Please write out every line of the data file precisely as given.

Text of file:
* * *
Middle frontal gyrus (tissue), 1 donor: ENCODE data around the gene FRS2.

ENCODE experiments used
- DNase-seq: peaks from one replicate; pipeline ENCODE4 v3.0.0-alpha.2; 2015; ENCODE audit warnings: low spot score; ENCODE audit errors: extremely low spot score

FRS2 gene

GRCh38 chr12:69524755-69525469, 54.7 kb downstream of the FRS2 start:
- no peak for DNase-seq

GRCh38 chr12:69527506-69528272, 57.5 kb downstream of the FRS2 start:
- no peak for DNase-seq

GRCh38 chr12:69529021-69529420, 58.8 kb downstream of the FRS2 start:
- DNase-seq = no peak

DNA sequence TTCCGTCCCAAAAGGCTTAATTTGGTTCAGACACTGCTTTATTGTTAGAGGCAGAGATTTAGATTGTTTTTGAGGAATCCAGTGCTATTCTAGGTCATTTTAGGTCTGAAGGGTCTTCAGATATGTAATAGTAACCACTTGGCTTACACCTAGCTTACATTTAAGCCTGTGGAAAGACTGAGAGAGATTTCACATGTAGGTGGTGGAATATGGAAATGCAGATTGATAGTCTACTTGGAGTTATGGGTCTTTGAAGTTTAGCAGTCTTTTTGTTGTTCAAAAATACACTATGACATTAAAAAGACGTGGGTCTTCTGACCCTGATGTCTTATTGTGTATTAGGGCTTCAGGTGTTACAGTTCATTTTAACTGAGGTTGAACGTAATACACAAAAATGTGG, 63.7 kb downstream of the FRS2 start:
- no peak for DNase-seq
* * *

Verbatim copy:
Middle frontal gyrus (tissue), 1 donor: ENCODE data around the gene FRS2.

ENCODE experiments used
- DNase-seq: peaks from one replicate; pipeline ENCODE4 v3.0.0-alpha.2; 2015; ENCODE audit warnings: low spot score; ENCODE audit errors: extremely low spot score

FRS2 gene

GRCh38 chr12:69524755-69525469, 54.7 kb downstream of the FRS2 start:
- no peak for DNase-seq

GRCh38 chr12:69527506-69528272, 57.5 kb downstream of the FRS2 start:
- no peak for DNase-seq

GRCh38 chr12:69529021-69529420, 58.8 kb downstream of the FRS2 start:
- DNase-seq = no peak

DNA sequence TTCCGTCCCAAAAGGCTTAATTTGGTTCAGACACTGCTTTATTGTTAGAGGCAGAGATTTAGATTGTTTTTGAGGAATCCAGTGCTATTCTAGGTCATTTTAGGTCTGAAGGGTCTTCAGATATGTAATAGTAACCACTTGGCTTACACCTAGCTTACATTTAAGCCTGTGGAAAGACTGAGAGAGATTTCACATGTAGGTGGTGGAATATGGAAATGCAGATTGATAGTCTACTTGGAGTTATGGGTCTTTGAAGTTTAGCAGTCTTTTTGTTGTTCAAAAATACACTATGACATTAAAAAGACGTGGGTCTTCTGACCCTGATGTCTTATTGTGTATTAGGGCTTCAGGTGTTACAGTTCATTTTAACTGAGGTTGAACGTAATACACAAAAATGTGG, 63.7 kb downstream of the FRS2 start:
- no peak for DNase-seq